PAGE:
Hey Guys recently I put up a poll to see if you guys new whether it is a good idea to do Cardio to burn fat. Well the answer is yes and no. Cardio is great for your heart and respiratory system but its not the most effective way to burn fat. If you would like to burn fat fast your work outs should be like this. First your should do a normal super set work out for about an hour then after wards jump on a Cardio machine (I recommend the treadmill) then do a 4.5 mph walk for two miles with an inline of 4.0, this will take about 28 minutes. It is a little annoying to do this at first but soon you will get used to it after each of your workouts.
Im not gonna tell you to give up free weights but hear this, these five machines build more muscle than there free weight versions.
Preacher Curl: Biceps curls with free weights are super effective at building up your guns, which is why we use them as staple exercises in our arm building programs. However, there’s one disadvantage all free weight and cable biceps curl variations have that a machine doesn’t gravity!
Reverse Peck Deck: Ever notice that when most people do rear-delt flyes with dumbbells they end up swinging (cheating) a bit? That’s because if you grab a weight that fits your strength during the initial part of the rear-delt flye, it’s going to be too heavy when you get your arms get to the point that they are parallel with the floor. It is at that point in the movement that your lever arm is at its longest.
Peck Deck: This exercise has a lot of the same benefits as reverse pec-deck given that both are inverse motions. When doing pec-flyes using dumbbells, you get the tension at the bottom (stretched) position, but get less and less the closer you come to the top position as your arms move above your shoulders. But when using the pec-deck, you get even tension (due to the CAM system) throughout the entire range of motion even when your arms are directly in front of your shoulders. This allows you to hit your pecs in a manner that dumbbells don’t allow.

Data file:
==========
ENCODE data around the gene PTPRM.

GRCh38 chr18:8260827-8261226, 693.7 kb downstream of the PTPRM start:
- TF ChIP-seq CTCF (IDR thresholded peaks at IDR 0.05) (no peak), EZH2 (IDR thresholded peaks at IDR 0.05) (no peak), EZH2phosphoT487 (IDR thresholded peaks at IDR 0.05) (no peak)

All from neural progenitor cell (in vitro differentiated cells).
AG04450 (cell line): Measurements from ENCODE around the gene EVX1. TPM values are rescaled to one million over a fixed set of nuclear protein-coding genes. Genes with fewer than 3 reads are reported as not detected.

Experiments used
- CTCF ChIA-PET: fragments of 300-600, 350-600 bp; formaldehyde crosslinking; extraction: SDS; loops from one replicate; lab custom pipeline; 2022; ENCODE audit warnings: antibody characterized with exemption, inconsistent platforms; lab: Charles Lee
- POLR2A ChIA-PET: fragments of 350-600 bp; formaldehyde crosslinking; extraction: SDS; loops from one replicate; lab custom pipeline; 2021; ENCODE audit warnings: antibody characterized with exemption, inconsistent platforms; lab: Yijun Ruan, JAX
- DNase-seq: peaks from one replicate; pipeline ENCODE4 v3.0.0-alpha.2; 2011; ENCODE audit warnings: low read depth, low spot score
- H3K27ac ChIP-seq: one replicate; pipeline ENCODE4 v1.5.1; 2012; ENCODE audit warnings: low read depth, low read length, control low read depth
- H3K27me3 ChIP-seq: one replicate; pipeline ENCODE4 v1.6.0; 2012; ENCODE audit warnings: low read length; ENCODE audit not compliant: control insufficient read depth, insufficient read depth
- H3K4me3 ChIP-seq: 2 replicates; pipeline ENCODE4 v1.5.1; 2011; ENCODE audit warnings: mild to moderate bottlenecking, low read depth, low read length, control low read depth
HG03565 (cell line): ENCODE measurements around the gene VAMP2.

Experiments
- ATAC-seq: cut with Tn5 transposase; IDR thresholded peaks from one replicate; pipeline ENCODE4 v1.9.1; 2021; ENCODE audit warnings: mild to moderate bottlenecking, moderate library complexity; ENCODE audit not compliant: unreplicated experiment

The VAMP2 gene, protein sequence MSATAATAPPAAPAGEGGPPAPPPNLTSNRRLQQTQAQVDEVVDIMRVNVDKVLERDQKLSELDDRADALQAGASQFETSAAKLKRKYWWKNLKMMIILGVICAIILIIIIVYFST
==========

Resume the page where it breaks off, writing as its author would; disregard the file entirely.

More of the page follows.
Shoulder Lateral Raise Machine: I have found this machine to be more effective at putting on some serious shoulder caps than its free weight counterpart for the very same reason I’ve already shared on the previous three exercises I listed. Even at the bottom position, when your arms are by your sides, your delts are working against the machine. Whereas in the dumbbell version, your arms are just hanging there and your shoulders are relaxed.
High Row Machine: We at Performance U like this machine simply because the movement feels very natural and allows you to perform a diagonal/arch-like compound pulling motion. Think about it, most pulling exercise are either vertically oriented (chin ups, lat pulls, etc.) or horizontally oriented (bent over rows, seated rows, T-bar, etc.) But, the hammer strength high row machine is kind of in the middle. It’s like the incline press for the back. It’s not a bench press and it’s not a shoulder press. It’s somewhere in the middle. In other words, this machine allows us to hit the back in such a way that’s hard to match with other exercises.
Guys I hate reading but when I come across a great book I try to tell as many people as I can about it. Intriguing. Engaging. Compelling. All of those words describe Million Dollar Muscle by Adrian James Tan, Ph.D., and Doug Brignole. No, this isn’t another workout manual; it’s a “historical and sociological prespective of the fitness industry,”.
There’s history in these pages too. The authors discuss old-time strongmen, the evolution of bodybuilding and the Muscle Beach era. That all leads to chapters on “ornamental masculinity” (there’s an interesting title), the benefits of exercise and a social psychology of the iron game.
The book is not all academia oriented though. Brignole provides plenty of personal insights, including why he became a bodybuilder, his foray into the gym business, fitness controversies—such as weightlifting for women and kids, steroids, cellulite—and even tips on burning fat.
This is a book you can read from cover to cover or skip around to various chapters of interest, as most are stand-alone features.
It’s a great book very interesting and a true contribution to our industry.